This blog series was produced through a collaboration between the Society for the History of Women in the Americas (SHAW) and US Studies Online. The six posts showcase the diversity of research and differing experiences of scholars who are based in the UK but work on women in the US. The contributors also highlight the challenges facing academics (both those researching transnationally and more generally) as well as the valuable insights that continues to emerge from this cross-disciplinary field. Finally, in the sixth post Gregory Frame considers the recent fictional depiction of a female US president in Commander in Chief and asks whether this television series gives us clues as to why there has yet to be a woman elected into the Oval Office.
Hillary Rodham Clinton, former First Lady, US senator and Secretary of State, is currently frontrunner for the Democratic nomination to become the next President of the United States in 2016. Although she has not publicly declared an intention to run, she is more popular than she has ever been, having previously been demonised as a dangerous feminist while First Lady and subjected to misogynistic attacks when she ran for president in 2008. Again the United States will ask itself, ‘Are we ready for a woman to be president?’ The question is somewhat absurd, but it speaks of a nation that is overwhelmingly preoccupied with the masculine character of its presidency: in the popular consciousness the president should be, as Robin Lakoff suggested, ‘a daddy, a king, a god, a hero … a champion who will carry that lance and that sword into the field and fight for us’. The president should be the nation’s ‘protector’, a conventionally male position associated with fatherhood, leadership and heroism in battle. This post explores the ways in which the fictional presidency, despite exploring several departures from the white, masculine norm in the past twenty years, has struggled to imagine the possibility that a woman could occupy the role because of the rigidity of the office’s masculine conceptualisation.
From Josiah Bartlet (Martin Sheen) in The West Wing (1999-2006) to James Marshall (Harrison Ford) in Air Force One (1997), the most prominent and popular presidents in film and television have been defined by different conceptualisations of what it is to ‘be a man’. One example that attempted to buck this trend was Commander in Chief (2005-2006) which ran for one season and starred Geena Davis in the lead role, playing President Mackenzie Allen. Allen begins the programme as Vice President of the United States, and an independent not beholden to either of the major parties. She is elevated to the highest office following the death of her predecessor, President Bridges. Allen refuses to step down despite being asked to do so by Bridges on his deathbed (in order to make way for the ruthless Republican Speaker of the House of Representatives, Nathan Templeton [Donald Sutherland]).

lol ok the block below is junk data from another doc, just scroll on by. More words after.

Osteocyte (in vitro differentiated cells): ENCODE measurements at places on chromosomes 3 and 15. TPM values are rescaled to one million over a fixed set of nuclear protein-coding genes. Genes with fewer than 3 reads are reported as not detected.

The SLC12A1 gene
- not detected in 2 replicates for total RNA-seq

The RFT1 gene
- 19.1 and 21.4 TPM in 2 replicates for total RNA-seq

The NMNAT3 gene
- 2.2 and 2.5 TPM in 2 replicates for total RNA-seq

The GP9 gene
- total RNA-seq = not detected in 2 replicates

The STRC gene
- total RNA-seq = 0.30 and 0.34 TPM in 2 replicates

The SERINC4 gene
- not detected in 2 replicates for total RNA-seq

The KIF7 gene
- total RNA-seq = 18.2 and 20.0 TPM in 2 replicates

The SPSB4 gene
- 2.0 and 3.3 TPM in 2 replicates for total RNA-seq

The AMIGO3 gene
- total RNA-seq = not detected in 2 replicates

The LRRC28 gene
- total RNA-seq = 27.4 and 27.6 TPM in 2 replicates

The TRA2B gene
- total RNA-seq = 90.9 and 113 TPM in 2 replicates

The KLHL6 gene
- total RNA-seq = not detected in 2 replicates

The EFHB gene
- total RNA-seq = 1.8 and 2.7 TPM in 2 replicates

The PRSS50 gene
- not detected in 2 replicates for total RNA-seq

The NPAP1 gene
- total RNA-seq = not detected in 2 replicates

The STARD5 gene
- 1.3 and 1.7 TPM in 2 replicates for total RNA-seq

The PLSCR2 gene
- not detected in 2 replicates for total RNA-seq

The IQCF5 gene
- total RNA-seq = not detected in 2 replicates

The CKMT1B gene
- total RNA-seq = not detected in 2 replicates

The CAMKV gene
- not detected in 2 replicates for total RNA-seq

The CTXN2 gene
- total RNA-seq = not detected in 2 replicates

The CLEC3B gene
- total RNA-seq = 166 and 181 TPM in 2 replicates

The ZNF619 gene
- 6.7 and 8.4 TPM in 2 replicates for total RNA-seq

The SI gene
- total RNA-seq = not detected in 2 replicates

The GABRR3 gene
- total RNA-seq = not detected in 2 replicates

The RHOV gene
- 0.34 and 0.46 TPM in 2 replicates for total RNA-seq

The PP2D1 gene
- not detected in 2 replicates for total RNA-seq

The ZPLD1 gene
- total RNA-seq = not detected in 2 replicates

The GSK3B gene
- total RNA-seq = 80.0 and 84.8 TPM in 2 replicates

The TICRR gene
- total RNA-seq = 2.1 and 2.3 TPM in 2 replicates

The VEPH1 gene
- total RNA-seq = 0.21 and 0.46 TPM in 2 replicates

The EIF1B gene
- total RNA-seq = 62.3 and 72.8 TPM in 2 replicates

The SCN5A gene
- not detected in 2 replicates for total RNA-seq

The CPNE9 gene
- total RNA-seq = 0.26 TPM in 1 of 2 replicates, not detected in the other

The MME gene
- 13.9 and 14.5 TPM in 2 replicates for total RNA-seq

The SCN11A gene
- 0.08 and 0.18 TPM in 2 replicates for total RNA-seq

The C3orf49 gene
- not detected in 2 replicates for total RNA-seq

As a result of these narrative machinations, Allen has to fight to be seen as a legitimate holder of the presidency. Commander in Chief makes it plain that this question is bound up wither her gender: despite being a former member of Congress, university chancellor and vice president, Templeton, her main rival for the presidency, dismisses her as a ‘schoolteacher’ (a traditionally feminine role), and seriously questions whether a woman would be able to handle the post-9/11 world, particularly in thorny negotiations with Middle Eastern countries who would supposedly be unwilling ‘to follow the edicts of a woman’.
The extent to which Allen remains beholden to the patriarchal establishment, and how she negotiates the legacy bequeathed by her deceased predecessor, is a fundamental aspect of Commander in Chief. At Bridges’ funeral, Templeton’s eulogy concludes with a call to the nation to pray for the new president ‘to answer the clarion call of Teddy Bridges. For it is only through [her] deeds that his genius can be fulfilled for us all.’ Essentially, Templeton demands Allen deny herself any agency in the most powerful position in the world in order to act merely as a breathing cypher for the deceased, male (and therefore legitimate) president. Initially, Allen appears to have a conflicted relationship with this requirement: although she tells her cabinet that the common link between them is the deceased president who brought them together to serve the country, she later announces to the wider public that she will not simply fulfil the legacy of the man she has succeeded, but rather the office she occupies. The irony of this is obvious – although Allen correctly identifies the White House as the symbolic home of American democracy and home to the presidency and not the president, it is a place and a history inextricably linked to traditional conceptions of masculinity.